Sat | Jan 20, 2018

The lack of justice nourishing cynicism

Published:Thursday | October 13, 2016 | 12:00 AM


In the aftermath of any tragedy which grips the national attention, we are confronted by numerous ghosts which never seem to cease haunting us. These ghosts of our collective past, present and possibly future, serve as frightening reminders of the daily horrors which are visited, far too frequently, on many nameless citizens of this country. There are communities across the length and breadth of Jamaica which bleed daily.

This latest massacre in March Pen, Spanish Town, has served to not only divert the nation's attention, if only for a moment, from the inner city of Montego Bay, but also to add to the burgeoning statistics for the categories of child and adult fatalities. But, unfortunately still, the ugliest reflection of this latest episode is perhaps the heavy dose of venomous cynicism which it has injected into the national bloodstream. This cynicism, which is fed by serious doubts and a lack of confidence in the investigative capacity of the constabulary and further nourished by a gaping abyss existing where justice should be, is growing and its insidious effects of learned helplessness are becoming crippling.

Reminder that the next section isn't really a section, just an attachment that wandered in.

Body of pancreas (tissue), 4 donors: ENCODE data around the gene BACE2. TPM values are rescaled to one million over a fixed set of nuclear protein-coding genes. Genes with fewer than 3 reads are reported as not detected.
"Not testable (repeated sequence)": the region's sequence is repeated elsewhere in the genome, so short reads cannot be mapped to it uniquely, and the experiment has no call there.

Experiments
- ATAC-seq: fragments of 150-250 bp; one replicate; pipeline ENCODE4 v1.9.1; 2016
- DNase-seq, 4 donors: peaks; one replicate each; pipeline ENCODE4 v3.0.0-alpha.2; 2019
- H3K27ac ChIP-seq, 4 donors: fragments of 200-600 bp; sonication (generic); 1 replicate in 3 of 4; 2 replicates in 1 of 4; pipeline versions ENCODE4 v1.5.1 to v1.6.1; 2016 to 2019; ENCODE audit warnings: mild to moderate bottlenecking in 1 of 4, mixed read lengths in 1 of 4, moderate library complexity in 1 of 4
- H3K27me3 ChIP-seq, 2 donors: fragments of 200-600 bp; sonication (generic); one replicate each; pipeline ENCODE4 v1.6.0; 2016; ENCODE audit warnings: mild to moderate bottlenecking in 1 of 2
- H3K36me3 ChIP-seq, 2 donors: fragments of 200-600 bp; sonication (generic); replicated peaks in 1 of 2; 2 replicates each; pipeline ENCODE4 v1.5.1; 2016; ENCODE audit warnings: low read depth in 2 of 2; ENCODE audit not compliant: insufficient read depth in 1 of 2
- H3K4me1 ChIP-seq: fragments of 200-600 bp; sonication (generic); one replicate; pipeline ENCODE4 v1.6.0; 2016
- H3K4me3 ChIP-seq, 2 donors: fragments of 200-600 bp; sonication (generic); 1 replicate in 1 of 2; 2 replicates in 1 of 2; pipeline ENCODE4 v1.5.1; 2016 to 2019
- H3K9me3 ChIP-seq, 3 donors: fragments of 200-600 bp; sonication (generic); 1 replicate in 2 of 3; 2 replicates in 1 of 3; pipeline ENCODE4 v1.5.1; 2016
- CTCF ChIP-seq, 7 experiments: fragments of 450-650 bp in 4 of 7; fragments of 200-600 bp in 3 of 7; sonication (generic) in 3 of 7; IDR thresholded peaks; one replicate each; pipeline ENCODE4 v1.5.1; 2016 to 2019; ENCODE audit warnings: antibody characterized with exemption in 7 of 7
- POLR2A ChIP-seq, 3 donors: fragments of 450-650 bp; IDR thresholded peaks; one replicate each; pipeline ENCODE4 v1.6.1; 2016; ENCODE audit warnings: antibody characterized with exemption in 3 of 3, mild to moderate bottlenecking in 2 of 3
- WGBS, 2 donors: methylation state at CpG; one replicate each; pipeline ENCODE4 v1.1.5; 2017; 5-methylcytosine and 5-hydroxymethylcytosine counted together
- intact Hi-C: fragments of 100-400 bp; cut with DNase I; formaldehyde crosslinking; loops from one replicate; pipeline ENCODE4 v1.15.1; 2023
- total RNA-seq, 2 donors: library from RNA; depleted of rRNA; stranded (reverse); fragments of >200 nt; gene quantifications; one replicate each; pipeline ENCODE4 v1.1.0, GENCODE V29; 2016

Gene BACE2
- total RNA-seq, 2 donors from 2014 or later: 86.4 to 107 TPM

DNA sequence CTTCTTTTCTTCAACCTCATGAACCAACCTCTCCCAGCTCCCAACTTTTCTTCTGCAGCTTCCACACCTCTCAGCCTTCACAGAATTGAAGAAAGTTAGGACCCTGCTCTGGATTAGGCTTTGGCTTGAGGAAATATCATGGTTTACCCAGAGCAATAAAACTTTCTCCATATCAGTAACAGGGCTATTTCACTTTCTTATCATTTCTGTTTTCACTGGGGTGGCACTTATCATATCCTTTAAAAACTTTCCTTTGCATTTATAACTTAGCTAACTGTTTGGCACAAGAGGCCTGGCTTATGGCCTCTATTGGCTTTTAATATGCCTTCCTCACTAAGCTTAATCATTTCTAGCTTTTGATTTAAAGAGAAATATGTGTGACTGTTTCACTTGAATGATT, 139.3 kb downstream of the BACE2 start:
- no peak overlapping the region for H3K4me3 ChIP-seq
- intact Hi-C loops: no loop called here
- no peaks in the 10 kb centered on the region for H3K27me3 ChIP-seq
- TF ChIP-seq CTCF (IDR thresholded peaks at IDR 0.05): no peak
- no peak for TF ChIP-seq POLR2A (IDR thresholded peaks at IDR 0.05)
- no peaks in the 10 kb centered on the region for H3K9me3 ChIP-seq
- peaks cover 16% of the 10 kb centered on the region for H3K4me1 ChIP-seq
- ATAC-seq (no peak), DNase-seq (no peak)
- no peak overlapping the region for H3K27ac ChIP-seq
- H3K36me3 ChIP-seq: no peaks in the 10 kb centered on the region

This cynicism, which feeds on our apathy, is only further buttressed when cases seem to drag on forever in the courts and when justice appears stillborn and out of reach of the ordinary Jamaican. Take, for instance, well-known cases such as the recently concluded Oaklands murder trial: it took almost a decade for the case to be decided, and, lest we forget, some two years has passed and Mario Deane's family is still looking for the light at the end of a very dark tunnel.

Yet, the scariest ghost of them all is the one which reminds us that the scales of justice are very much askew and out of balance. In this atmosphere which is pierced by cries for 'justice', people find themselves not only frustrated, but also pushed to believe the dangerous view that the only 'justice' that one will get will be the kind one exacts themselves. This view only adds fuel to a raging inferno.

Noel Matherson